Taberville was the first addition to Logansport located south of the Wabash River. Taberville was the official name, but it wasn’t long before people also started calling it “Tabertown”.
The original plat only included part of the south side lying east of Burlington Avenue south of the old race to Clay Street; as far east as Coles Street. As the section west of Burlington Avenue filled up, that entire region became known as Taberville or Tabertown to everyone.
Logansport began as not much more than a great location between two rivers to trade with the native Americans. But, by 1828 it had grown into a town as one can see from the original plat above. This was the year that Cyrus Taber came to live in Logansport.
Biddle's Island is a "blob" drawn in the Wabash River.
In 1838 Logansport was incorporated as a city.
In 1853 Cyrus Taber and Allen Hamilton decided to offer a nice suburb on the south bank of the Wabash.
Taberville was platted July 11, 1853.
In this 1861 view of Logansport (hot air balloon map maker) - it is evident that Logansport was a pretty sizable city already. Biddle's Island is pictured here in the Wabash, complete with wagon bridges and railroad trestles. Also the Wabash & Erie Canal is the blue strip coming in at the top, right of the map - it flowed down what is now Erie Avenue then turned north on what is now Fifth Street, flowed up to the aqueduct to cross the Eel River, then on to what is now Water Street.
South of Biddle's Island a few houses of Taberville can be seen. (map above)
The 1894 map (above) shows Taberville. The name stuck for decades, but more or less simply a way of describing an area of town. People knew that if you were from Taberville that meant you lived on Logansport's south side. Later other neighborhood names would surface, such as "Shultztown"...but that story is for another time.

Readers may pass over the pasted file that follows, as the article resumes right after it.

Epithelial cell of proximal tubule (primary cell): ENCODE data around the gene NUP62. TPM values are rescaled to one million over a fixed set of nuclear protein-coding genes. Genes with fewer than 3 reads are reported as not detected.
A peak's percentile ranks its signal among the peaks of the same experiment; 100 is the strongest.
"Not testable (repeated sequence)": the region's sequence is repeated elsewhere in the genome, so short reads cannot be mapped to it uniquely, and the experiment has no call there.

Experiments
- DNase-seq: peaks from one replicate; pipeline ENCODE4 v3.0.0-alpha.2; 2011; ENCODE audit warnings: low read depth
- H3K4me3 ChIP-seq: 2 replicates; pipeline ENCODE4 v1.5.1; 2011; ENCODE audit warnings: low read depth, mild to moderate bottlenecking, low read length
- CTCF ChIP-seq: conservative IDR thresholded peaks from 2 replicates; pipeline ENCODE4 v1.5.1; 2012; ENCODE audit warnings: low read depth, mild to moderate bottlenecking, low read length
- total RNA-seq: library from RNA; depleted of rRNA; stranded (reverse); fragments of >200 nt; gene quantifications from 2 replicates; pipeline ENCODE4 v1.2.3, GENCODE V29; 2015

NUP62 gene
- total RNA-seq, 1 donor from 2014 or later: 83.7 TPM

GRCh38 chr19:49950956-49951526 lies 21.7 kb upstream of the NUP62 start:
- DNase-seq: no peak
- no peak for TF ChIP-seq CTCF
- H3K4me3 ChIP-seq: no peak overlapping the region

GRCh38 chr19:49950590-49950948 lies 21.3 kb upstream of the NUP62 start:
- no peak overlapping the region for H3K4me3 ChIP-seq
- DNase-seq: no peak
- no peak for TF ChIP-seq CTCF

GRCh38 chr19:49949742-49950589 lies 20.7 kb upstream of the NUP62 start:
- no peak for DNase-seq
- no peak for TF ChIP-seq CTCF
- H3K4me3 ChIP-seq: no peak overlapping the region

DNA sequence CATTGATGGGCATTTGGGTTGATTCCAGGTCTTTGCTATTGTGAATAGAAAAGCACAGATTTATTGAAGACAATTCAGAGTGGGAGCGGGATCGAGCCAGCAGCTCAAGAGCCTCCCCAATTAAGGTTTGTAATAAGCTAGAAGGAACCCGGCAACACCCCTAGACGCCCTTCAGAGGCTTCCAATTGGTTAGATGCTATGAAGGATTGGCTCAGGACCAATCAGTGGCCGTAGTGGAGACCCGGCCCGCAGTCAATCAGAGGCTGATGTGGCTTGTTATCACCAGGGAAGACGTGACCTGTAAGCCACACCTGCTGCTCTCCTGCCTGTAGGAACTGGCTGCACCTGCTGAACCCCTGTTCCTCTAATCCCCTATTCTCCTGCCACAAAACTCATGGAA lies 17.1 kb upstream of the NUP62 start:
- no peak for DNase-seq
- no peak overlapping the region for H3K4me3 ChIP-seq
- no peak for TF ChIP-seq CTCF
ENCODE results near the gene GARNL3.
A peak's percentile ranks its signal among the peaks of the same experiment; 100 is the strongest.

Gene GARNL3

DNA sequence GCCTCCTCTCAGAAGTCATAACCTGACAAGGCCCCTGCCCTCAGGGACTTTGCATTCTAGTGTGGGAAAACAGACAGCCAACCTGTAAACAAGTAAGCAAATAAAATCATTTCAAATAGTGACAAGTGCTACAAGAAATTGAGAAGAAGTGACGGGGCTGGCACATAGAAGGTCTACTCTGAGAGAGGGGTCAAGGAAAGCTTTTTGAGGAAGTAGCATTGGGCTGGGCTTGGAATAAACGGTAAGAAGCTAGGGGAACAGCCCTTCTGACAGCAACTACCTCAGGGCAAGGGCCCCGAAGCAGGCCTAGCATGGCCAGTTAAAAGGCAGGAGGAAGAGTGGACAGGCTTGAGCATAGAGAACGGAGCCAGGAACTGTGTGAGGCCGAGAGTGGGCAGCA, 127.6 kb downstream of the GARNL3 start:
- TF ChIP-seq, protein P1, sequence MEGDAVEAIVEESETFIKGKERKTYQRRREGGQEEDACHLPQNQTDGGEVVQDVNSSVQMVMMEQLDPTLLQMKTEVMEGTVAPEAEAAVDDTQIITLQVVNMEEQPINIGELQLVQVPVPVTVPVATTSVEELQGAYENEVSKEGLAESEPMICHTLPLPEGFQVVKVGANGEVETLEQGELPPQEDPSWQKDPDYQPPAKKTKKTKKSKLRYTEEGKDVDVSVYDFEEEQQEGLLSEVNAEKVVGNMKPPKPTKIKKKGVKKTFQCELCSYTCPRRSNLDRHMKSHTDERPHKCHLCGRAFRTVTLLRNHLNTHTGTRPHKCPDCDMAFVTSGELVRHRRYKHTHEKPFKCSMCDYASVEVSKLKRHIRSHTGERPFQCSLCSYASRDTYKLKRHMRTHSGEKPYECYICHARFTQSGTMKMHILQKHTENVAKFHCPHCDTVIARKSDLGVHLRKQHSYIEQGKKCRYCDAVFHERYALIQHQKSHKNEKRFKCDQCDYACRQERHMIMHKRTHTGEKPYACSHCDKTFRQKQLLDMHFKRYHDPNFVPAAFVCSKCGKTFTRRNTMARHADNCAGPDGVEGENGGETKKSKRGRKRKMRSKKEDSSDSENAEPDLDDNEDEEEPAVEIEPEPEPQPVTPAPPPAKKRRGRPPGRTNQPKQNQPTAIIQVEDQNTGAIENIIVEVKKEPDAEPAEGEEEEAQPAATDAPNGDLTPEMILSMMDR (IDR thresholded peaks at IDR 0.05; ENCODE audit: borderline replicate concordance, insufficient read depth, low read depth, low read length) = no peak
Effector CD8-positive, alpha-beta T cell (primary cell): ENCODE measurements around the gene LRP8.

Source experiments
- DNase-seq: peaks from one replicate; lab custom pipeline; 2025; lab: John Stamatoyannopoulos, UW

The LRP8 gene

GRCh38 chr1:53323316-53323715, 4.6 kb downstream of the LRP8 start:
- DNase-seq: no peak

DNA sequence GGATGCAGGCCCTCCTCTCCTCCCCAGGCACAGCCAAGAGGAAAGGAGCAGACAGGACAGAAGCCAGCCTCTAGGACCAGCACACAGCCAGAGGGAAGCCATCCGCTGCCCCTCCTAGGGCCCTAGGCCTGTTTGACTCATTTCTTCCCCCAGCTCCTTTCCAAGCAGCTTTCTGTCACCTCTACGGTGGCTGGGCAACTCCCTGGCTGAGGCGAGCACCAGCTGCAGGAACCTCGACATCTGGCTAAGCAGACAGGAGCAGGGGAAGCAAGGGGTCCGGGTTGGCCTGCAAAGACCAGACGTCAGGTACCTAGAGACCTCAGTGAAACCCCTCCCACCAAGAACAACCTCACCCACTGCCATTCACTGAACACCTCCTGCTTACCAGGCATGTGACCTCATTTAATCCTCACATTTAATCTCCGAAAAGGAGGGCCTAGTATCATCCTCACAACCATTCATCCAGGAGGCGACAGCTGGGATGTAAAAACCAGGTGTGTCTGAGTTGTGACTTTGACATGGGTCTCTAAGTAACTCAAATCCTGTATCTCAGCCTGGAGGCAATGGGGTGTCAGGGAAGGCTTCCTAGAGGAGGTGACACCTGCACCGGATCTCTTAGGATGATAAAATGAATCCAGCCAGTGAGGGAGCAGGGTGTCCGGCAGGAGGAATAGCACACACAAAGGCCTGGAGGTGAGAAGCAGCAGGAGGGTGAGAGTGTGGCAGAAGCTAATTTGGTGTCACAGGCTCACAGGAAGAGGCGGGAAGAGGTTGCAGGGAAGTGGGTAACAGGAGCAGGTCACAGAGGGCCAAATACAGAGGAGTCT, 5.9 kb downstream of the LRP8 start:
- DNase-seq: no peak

Humphrey Street, the second street east of Burlington Ave., was named for Humphrey Taber, son of Cyrus. Coles street was named in honor of Stephen Taber’s wife whose name was Deborah Coles.
Cyrus (1800-1855) and his brother Samuel came to Logansport from Fort Wayne in 1828. About a year later Samuel moved north to Plymouth, but Cyrus remained. Taber family members were present in Logansport until the last of them, Jesse Taber died in 1956.
All of the Tabers had one marked trait: they acquired land. At one time they owned a total of 16,300 acres from Logansport’s north, south, east and west.
Logansport Memorial Hospital stands on ground that, very early on, belonged to the Taber family. That property was known as Taber Grove; a wooded area which was used for picnics, 4th of July events. family gatherings and etc.
Montgomery Street was named after a son of Allen Hamilton.
The Cass County Historical Society sells copies of the maps used in this blog. Proceeds from any sales benefit the Society and its museum.